Working 9-5 - Trainee David Price writes about how his placement at Construction News is going
Half way through the 2-week placement and I feel kind of ok. After the intense long days of the classes at PA the working world feels, well, not quite relaxed, but manageable.
I'm at Construction News, and there's a chance they're just taking it easy on me as they can see I'm a man on the edge. Or it might be that the 6 weeks have prepared me well for working at an actual factual magazine.
I've published a number of news pieces that the editors seemed pretty happy with and the other bits I've worked on have gone down well. Someone even said I sounded confident doing an interview on the phone (fake it 'til you make it!)
On the other hand it's been pretty frustrating. While I feel like I've got the skills to write (contrary to the impression this blog might give you), I don't know my subject that well. I don't have the industry contacts and I don't get sent press releases. I'm a ghost in the world of construction news! Finding news stories feels like a bloody labour, but thankfully the other people at the magazine have sent some stuff my way.
Similarly, with writing features I've had to come up with my own. Again, because I don't know the industry that well it's tough to know what's going to be a decent idea. I don't know what's already been well covered and what maybe isn't important.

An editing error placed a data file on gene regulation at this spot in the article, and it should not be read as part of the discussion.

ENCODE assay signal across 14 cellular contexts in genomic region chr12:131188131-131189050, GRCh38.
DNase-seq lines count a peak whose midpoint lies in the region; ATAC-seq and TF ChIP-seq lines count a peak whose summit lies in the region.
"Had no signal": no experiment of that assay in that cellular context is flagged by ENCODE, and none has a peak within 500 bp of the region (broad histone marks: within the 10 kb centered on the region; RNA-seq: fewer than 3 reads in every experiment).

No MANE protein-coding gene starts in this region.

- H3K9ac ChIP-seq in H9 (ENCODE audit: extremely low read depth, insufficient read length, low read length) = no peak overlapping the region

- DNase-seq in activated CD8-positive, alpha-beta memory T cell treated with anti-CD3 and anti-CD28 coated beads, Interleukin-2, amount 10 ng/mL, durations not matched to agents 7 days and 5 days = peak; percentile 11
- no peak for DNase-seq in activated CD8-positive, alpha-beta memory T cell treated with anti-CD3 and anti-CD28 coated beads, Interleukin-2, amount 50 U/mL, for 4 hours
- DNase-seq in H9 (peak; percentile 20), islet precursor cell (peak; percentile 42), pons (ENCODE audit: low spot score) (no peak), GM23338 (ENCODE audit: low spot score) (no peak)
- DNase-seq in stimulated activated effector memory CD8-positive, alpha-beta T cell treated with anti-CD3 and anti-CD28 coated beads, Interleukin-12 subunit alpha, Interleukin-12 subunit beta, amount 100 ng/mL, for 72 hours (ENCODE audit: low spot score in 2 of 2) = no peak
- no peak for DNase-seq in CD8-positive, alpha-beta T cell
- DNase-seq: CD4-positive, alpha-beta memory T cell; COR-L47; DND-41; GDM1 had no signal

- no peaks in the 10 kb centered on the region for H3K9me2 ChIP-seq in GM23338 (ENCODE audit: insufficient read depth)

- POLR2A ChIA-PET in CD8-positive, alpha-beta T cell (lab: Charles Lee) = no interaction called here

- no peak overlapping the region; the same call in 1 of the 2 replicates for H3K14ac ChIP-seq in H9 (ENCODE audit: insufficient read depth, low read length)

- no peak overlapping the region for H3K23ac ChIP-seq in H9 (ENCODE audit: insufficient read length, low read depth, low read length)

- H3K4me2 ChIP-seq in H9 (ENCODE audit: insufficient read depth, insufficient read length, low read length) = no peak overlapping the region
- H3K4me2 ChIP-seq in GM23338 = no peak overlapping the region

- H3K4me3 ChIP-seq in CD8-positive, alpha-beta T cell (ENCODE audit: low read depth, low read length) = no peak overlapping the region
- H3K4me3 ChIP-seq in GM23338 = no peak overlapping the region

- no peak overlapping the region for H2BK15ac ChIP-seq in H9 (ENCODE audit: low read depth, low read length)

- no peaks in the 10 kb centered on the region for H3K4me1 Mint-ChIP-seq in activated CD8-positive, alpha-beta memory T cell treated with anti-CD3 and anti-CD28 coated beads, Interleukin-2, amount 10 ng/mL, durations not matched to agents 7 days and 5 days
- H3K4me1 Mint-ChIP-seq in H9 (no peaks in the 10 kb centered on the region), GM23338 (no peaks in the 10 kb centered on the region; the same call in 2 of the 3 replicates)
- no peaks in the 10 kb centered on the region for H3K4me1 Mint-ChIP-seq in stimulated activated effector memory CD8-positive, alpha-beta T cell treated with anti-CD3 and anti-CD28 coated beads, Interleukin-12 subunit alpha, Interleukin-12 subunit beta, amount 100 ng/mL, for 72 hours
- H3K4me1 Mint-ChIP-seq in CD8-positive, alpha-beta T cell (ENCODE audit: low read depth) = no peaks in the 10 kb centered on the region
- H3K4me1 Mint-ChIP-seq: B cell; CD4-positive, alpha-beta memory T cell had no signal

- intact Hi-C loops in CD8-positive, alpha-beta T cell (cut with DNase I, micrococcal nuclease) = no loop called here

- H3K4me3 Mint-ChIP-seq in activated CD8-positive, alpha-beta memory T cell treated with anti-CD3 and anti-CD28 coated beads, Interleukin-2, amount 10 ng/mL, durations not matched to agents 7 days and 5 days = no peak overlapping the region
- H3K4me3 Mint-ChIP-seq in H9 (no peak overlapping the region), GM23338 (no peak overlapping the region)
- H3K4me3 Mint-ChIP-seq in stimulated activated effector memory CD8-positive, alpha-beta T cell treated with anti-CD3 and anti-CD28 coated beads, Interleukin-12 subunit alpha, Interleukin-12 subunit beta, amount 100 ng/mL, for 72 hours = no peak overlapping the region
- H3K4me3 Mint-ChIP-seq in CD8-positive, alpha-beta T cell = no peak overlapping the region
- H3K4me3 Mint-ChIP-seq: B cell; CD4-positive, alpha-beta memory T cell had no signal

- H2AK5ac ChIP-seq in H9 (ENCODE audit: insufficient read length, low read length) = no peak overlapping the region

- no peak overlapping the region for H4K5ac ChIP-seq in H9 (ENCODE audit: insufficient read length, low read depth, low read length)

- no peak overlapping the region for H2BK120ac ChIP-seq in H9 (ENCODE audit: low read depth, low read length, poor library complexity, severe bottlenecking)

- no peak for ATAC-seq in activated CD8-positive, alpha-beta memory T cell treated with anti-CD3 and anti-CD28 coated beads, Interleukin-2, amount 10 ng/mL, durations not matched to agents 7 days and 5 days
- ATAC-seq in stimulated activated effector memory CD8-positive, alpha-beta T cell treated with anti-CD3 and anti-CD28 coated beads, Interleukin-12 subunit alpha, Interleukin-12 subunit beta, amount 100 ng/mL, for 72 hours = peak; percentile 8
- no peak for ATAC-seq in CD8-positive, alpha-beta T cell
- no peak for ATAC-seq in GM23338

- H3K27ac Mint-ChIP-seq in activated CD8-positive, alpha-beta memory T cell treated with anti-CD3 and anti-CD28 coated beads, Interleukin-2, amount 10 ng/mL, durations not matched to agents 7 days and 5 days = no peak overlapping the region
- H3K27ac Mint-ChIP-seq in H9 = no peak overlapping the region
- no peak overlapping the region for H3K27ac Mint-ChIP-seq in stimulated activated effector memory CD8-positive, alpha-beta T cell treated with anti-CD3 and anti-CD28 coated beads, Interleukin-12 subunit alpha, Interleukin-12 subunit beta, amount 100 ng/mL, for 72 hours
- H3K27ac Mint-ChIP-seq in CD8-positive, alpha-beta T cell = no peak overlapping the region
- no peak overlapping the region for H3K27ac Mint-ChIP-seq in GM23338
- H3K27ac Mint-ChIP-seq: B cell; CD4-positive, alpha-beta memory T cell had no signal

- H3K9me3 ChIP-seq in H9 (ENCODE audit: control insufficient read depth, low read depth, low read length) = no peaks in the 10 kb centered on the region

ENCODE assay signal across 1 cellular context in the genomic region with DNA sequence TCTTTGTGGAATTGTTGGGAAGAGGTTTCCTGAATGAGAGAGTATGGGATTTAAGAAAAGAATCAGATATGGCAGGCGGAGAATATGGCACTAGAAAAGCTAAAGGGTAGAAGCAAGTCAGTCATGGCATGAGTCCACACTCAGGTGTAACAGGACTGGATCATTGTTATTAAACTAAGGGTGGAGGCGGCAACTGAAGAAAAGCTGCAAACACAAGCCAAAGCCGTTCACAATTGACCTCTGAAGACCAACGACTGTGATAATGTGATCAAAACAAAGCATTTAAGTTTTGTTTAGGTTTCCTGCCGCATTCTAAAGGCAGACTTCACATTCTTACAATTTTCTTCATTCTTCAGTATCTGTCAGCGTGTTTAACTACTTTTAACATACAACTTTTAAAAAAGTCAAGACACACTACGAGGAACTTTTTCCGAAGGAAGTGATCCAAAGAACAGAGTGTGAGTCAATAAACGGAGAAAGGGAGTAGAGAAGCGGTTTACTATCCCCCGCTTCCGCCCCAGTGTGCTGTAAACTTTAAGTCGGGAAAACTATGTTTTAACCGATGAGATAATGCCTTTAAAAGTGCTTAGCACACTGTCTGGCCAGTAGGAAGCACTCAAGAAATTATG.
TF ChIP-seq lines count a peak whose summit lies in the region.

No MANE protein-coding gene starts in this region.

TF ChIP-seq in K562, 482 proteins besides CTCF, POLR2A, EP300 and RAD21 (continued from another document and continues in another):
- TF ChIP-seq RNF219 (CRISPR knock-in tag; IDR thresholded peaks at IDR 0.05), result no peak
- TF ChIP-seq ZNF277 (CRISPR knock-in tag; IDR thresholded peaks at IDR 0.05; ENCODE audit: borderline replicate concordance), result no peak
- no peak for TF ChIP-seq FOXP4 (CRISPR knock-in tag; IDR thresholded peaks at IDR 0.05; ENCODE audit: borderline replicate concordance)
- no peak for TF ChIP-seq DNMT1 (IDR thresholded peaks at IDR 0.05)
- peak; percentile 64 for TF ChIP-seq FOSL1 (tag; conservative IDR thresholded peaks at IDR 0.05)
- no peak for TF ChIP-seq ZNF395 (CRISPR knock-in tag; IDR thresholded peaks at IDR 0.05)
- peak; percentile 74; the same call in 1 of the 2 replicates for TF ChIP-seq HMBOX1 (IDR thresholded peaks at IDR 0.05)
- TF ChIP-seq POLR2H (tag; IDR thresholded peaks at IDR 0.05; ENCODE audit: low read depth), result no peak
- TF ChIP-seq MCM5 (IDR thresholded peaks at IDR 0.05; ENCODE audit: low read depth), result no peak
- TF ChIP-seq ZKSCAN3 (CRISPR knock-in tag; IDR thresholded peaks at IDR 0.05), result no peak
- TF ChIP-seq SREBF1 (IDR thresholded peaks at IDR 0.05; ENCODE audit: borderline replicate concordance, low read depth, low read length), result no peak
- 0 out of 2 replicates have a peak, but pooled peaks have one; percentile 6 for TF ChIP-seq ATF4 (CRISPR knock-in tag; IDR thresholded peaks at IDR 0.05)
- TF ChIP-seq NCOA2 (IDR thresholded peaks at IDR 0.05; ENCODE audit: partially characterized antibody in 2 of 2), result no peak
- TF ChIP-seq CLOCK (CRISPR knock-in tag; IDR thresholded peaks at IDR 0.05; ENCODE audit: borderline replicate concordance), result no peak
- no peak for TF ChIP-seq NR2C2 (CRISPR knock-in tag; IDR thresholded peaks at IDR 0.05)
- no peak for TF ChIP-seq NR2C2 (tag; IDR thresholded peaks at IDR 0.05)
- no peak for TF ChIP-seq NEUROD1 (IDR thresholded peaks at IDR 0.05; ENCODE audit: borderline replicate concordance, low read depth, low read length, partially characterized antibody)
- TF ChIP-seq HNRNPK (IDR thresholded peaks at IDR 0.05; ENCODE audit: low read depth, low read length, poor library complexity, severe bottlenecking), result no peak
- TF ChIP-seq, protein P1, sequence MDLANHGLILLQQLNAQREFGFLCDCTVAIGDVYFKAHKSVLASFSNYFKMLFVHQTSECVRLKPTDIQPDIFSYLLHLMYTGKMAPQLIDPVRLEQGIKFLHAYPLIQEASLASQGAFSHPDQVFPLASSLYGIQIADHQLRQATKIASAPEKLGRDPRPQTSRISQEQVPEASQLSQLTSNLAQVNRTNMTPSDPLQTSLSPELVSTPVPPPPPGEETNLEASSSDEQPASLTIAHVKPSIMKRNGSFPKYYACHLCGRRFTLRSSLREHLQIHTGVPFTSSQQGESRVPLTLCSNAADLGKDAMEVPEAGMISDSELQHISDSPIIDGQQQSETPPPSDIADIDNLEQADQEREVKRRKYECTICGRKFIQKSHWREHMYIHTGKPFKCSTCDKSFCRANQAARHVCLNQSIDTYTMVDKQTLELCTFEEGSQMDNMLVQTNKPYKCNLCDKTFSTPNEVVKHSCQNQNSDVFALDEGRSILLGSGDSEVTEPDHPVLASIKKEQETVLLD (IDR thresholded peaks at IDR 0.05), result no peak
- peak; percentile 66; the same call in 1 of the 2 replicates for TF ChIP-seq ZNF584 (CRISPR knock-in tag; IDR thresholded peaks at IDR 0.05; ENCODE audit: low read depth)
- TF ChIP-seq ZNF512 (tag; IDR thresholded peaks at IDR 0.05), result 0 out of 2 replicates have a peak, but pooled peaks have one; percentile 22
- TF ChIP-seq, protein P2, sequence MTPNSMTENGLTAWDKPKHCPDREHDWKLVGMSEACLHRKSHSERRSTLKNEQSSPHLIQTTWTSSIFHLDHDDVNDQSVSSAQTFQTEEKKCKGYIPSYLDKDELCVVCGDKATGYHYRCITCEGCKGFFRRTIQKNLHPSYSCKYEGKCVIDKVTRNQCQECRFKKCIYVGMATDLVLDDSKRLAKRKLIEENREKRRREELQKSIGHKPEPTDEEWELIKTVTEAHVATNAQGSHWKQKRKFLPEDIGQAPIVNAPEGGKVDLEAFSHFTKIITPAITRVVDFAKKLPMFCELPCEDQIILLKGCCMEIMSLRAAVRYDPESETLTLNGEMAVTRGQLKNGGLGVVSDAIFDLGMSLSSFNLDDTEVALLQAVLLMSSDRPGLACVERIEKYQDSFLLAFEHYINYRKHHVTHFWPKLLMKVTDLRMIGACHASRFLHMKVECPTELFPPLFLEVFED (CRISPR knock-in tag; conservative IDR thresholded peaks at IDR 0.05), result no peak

Confirmed: Lendlease wins contract to build new Google HQ at King's Cross https://t.co/n7Vy0FnrQ1 pic.twitter.com/bD4cjSmrXg
— Construction News (@CNplus) February 27, 2017
I did manage to pitch something in my first week though; a piece about emissions from construction sites. It seemed solid and the industry press wasn't really writing about it. The features editor liked it and so on Wednesday I started on my quest to find out; does construction have a problem with emissions?
The next morning those utter bastards at Building magazine (our rivals) published THAT EXACT ARTICLE as their lead feature.
It was reassuring to see I wasn't barking up a non-existent tree with my idea. But I was now feature-less.
I needed a new feature. I needed something to write 800-odd words on in an industry I don't know enough about. I panicked. I bottled it. I returned to the comfort of Prime Opportunities and I'm now working on a piece about older people in the construction industry.
And if Building magazine publish a piece on that this Thursday I'm going to be absolutely fuming.
In summary; I actually feel like I could actually be a proper journalist now. As long as Building magazine don't continue their efforts to personally undermine me.
David Price, @deejprice
"It's hard to believe how much you learn in 17 short weeks, and although the work can be intense, it was also so much fun.
"You are prepared from the very first day in all of the many skills you need to use as a journalist and as well as being taught knowledge needed for exams, you're also given so much practical experience, which is one of the reasons I chose the course in the first place."
Kathryn Riddell // Live blog reporter, The Chronicle